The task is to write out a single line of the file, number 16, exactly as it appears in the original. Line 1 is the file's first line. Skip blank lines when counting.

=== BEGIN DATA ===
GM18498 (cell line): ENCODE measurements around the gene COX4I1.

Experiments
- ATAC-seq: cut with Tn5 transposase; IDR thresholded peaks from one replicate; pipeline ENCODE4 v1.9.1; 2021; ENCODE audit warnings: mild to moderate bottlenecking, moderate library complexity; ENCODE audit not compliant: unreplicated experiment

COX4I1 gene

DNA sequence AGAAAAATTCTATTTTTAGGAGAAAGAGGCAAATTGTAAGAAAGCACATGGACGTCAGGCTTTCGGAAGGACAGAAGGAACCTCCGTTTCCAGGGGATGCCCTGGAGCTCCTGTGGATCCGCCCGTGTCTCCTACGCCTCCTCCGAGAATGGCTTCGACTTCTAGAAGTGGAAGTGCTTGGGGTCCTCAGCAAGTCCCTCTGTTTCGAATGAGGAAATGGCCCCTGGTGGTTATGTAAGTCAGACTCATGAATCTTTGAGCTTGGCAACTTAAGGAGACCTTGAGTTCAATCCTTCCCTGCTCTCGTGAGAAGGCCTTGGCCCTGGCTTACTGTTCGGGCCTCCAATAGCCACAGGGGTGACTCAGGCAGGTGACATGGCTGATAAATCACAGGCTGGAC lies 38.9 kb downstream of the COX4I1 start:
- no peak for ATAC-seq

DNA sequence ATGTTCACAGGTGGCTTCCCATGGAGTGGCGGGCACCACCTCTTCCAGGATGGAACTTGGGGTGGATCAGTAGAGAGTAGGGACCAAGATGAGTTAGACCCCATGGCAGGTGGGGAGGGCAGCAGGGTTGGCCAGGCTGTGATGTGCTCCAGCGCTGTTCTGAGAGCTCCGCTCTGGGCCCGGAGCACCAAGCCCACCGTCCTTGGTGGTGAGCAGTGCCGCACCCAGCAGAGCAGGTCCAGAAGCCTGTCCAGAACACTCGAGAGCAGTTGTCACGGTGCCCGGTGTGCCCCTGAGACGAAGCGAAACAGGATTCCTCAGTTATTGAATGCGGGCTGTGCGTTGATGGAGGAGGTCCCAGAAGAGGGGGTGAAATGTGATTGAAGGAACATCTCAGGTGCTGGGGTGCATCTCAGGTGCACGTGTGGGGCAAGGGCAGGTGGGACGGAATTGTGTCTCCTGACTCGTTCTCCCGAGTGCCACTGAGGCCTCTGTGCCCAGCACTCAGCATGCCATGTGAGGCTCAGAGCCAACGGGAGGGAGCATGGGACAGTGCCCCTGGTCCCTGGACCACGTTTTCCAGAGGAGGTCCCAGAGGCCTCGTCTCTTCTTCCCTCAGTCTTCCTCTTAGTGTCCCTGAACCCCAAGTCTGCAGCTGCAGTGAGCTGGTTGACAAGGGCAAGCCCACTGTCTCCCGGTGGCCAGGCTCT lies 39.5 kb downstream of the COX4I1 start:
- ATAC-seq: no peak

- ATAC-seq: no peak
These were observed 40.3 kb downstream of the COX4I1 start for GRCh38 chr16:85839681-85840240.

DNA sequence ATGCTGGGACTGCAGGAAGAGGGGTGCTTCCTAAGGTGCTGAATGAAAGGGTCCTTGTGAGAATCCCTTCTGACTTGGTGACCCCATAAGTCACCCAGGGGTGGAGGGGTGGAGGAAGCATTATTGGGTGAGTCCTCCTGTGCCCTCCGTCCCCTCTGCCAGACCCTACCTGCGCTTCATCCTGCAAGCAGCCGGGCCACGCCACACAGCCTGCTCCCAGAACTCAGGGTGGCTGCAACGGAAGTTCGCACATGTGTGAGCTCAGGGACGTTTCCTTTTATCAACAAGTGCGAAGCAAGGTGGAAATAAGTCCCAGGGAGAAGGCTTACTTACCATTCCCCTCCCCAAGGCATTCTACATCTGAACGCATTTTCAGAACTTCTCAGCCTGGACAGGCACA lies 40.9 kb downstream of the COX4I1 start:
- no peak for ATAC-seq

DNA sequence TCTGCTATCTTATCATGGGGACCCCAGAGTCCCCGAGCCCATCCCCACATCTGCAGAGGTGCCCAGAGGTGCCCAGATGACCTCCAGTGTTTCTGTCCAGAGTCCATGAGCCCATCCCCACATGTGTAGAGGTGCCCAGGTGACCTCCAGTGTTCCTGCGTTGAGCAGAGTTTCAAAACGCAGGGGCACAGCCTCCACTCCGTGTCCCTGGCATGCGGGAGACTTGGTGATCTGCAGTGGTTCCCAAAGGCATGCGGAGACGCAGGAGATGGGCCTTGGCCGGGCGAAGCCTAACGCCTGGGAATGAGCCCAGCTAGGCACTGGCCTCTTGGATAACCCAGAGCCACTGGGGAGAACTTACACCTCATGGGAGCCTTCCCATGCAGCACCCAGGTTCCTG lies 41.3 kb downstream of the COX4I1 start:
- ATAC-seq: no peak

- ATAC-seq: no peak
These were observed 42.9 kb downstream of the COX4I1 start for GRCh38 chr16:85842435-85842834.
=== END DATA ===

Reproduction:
These were observed 42.9 kb downstream of the COX4I1 start for GRCh38 chr16:85842435-85842834.